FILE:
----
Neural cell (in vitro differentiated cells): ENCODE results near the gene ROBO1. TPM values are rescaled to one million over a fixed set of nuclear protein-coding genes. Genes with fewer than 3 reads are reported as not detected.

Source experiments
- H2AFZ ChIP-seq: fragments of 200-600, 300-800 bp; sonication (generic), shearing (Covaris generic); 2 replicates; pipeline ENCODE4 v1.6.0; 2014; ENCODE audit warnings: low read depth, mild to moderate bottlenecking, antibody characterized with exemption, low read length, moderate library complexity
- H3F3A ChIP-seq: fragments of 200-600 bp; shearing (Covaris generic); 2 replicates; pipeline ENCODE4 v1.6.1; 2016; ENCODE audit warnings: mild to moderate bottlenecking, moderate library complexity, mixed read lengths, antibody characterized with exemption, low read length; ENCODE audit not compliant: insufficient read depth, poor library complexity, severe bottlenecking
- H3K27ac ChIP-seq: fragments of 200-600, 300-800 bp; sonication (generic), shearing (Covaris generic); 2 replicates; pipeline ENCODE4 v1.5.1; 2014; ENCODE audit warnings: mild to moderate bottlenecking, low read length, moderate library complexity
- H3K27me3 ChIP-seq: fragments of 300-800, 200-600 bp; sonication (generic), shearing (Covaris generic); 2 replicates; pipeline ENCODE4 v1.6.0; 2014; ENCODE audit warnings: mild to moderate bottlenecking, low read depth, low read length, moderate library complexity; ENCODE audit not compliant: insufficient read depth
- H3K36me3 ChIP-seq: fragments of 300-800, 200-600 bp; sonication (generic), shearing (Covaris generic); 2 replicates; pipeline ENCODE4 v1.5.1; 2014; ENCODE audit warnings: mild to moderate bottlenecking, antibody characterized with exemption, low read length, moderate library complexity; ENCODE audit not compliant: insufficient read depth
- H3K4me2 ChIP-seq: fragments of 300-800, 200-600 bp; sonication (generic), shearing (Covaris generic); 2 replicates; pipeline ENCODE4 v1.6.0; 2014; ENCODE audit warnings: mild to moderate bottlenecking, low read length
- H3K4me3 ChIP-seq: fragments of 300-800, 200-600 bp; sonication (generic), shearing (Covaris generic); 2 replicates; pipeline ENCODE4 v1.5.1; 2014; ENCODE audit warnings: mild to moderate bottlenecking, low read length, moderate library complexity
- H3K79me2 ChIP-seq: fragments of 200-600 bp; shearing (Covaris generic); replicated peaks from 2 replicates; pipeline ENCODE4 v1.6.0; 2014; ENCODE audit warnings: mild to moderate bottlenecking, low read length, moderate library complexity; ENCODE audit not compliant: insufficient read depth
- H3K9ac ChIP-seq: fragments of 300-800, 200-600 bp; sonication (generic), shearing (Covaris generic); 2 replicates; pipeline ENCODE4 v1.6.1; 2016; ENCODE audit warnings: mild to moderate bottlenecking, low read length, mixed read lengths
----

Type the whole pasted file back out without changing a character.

Neural cell (in vitro differentiated cells): ENCODE results near the gene ROBO1. TPM values are rescaled to one million over a fixed set of nuclear protein-coding genes. Genes with fewer than 3 reads are reported as not detected.

Source experiments
- H2AFZ ChIP-seq: fragments of 200-600, 300-800 bp; sonication (generic), shearing (Covaris generic); 2 replicates; pipeline ENCODE4 v1.6.0; 2014; ENCODE audit warnings: low read depth, mild to moderate bottlenecking, antibody characterized with exemption, low read length, moderate library complexity
- H3F3A ChIP-seq: fragments of 200-600 bp; shearing (Covaris generic); 2 replicates; pipeline ENCODE4 v1.6.1; 2016; ENCODE audit warnings: mild to moderate bottlenecking, moderate library complexity, mixed read lengths, antibody characterized with exemption, low read length; ENCODE audit not compliant: insufficient read depth, poor library complexity, severe bottlenecking
- H3K27ac ChIP-seq: fragments of 200-600, 300-800 bp; sonication (generic), shearing (Covaris generic); 2 replicates; pipeline ENCODE4 v1.5.1; 2014; ENCODE audit warnings: mild to moderate bottlenecking, low read length, moderate library complexity
- H3K27me3 ChIP-seq: fragments of 300-800, 200-600 bp; sonication (generic), shearing (Covaris generic); 2 replicates; pipeline ENCODE4 v1.6.0; 2014; ENCODE audit warnings: mild to moderate bottlenecking, low read depth, low read length, moderate library complexity; ENCODE audit not compliant: insufficient read depth
- H3K36me3 ChIP-seq: fragments of 300-800, 200-600 bp; sonication (generic), shearing (Covaris generic); 2 replicates; pipeline ENCODE4 v1.5.1; 2014; ENCODE audit warnings: mild to moderate bottlenecking, antibody characterized with exemption, low read length, moderate library complexity; ENCODE audit not compliant: insufficient read depth
- H3K4me2 ChIP-seq: fragments of 300-800, 200-600 bp; sonication (generic), shearing (Covaris generic); 2 replicates; pipeline ENCODE4 v1.6.0; 2014; ENCODE audit warnings: mild to moderate bottlenecking, low read length
- H3K4me3 ChIP-seq: fragments of 300-800, 200-600 bp; sonication (generic), shearing (Covaris generic); 2 replicates; pipeline ENCODE4 v1.5.1; 2014; ENCODE audit warnings: mild to moderate bottlenecking, low read length, moderate library complexity
- H3K79me2 ChIP-seq: fragments of 200-600 bp; shearing (Covaris generic); replicated peaks from 2 replicates; pipeline ENCODE4 v1.6.0; 2014; ENCODE audit warnings: mild to moderate bottlenecking, low read length, moderate library complexity; ENCODE audit not compliant: insufficient read depth
- H3K9ac ChIP-seq: fragments of 300-800, 200-600 bp; sonication (generic), shearing (Covaris generic); 2 replicates; pipeline ENCODE4 v1.6.1; 2016; ENCODE audit warnings: mild to moderate bottlenecking, low read length, mixed read lengths